These two stories deal with the same problem: the temptation to lie to hide a mistake. The temptation to lie to cover up a mistake is a common one, and most people, at some point in their lives, give in to the temptation to pretend they haven’t done something that, in fact, they have.

In “The  Clay Pot,” Sashi gives in to this temptation and lies. In “The Mother’s Day Gift,” Mathew resists temptation and tells the truth. Fiction is often used by authors to explore difficult human problems, and few human problems are as difficult as the ones dealt with in these two stories. Mathew’s test, in “The Mother’s Day Gift,” is not as severe as Sashi’s. Mathew was careless and broke a window on a rebound, but his mother’s life wasn’t bound up with the window in any way. His mistake was in the form of an accident.

Sashi’s mistake was more serious. She purposely, out of laziness, did something she was prohibited from doing. In both stories the mothers responded to what their children did by seeing it as an opportunity to strenghten their bond with their child. They both understood that the most valuable object between mother and child is something that cannot be touched but can be broken, and that is trust. Both mothers used the actions of their child to lovingly nurture trust so the bond of trust would be made stronger.

Project: Write a story about trust and lying

It is easy to be honest when there are no consequences to telling the truth! But it is not easy to tell the truth when you think that your words may get you in trouble. There are many famous stories and novels written for adults that explore the difficulty of telling the truth when lying seems safer or easier.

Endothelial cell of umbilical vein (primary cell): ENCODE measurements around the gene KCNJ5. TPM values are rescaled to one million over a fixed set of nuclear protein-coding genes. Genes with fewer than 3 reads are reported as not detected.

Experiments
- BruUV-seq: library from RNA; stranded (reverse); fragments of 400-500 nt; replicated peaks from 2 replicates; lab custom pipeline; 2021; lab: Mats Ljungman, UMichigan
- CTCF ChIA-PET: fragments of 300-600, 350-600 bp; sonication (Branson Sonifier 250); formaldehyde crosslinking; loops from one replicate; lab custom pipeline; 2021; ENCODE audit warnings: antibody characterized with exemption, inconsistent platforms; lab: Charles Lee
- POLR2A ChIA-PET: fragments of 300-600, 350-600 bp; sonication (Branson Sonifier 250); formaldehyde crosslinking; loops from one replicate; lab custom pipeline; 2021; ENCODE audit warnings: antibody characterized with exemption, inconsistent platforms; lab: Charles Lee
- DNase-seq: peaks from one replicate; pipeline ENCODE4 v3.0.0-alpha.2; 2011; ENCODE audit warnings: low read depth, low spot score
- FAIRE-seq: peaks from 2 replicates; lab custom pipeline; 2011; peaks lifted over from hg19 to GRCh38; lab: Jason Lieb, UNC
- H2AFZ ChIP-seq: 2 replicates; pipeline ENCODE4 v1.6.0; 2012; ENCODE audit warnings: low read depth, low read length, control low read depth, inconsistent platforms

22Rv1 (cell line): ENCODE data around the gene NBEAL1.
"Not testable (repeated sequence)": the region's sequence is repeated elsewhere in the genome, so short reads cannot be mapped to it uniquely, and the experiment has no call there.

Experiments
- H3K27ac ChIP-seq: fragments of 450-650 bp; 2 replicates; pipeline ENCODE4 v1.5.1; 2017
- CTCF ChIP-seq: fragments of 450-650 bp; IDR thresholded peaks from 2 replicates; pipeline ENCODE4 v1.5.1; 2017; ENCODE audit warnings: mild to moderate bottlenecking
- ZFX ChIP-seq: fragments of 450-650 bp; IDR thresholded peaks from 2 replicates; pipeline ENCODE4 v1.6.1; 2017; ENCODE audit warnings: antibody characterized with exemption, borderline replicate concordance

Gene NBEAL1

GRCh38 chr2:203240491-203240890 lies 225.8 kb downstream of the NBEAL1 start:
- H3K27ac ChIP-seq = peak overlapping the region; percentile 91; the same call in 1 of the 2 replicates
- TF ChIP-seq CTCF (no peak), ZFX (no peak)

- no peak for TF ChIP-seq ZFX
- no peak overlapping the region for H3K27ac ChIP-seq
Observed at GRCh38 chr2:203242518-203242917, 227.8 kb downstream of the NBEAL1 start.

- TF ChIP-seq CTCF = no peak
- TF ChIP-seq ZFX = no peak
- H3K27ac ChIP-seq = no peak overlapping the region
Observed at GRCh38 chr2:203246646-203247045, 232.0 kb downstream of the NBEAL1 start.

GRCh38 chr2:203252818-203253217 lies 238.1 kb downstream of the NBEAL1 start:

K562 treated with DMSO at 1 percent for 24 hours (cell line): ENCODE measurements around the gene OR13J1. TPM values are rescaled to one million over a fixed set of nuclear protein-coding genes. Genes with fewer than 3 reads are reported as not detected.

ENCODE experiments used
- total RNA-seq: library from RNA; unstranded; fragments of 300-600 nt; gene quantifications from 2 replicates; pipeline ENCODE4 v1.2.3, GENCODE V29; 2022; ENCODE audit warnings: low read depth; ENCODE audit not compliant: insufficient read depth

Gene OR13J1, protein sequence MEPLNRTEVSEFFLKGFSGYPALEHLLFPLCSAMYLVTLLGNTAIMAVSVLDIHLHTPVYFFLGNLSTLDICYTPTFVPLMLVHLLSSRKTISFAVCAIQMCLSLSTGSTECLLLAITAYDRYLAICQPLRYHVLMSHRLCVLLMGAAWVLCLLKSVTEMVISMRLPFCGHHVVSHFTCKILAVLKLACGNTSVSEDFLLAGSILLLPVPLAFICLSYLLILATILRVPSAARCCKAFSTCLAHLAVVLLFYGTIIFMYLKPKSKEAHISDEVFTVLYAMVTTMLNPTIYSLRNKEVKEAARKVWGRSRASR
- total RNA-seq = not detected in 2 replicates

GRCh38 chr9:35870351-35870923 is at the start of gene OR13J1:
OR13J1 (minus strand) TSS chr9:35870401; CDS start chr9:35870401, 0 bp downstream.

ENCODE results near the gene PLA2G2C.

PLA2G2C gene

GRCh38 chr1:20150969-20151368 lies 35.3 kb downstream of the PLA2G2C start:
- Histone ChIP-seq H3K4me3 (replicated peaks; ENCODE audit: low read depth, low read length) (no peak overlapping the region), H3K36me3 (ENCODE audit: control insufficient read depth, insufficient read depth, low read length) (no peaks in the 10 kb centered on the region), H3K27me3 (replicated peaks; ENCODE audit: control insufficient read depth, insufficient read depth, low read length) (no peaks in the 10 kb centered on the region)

Create a test of trust for your character. Your character might, for example, want to go out to play before finishing his or her homework. A friend offers a solution: lie about the homework  and finish it later. A bigger test might be that your character borrows something and either loses it or breaks it. An even bigger test of trust would be one where your character is actually tempted to steal something, does steal it, and then lies about stealing it.

Show us how your character responds to the test you create. Show us what, if anything, your character learns from his or her experience. Of course, there will always be at least two people involved in a story about trust. Show, as Naomi and Mathew do, what the other person expected of your main character and how that person responds to what happens.

In order to test your character’s trustworthiness you need to build up the significance of the trouble your character thinks he or she could get into by being found out. Naomi and Mathew took different approaches to building up their characters’ problems. Naomi builds up the significance of Sashi’s problem by showing us how important that one clay pot was to her mother. “It wasn’t the beauty of the pot, it was that it was part of her mother.” Mathew builds up the significance of his character’s problem by showing us how upset he was by what he had done. “My stomach immediately pole-vaulted into my throat . . . I could feel my body beginning to sweat and I felt sick.” Mathew’s character clearly thinks he will get in big trouble for what he did, and this is what makes his response courageous.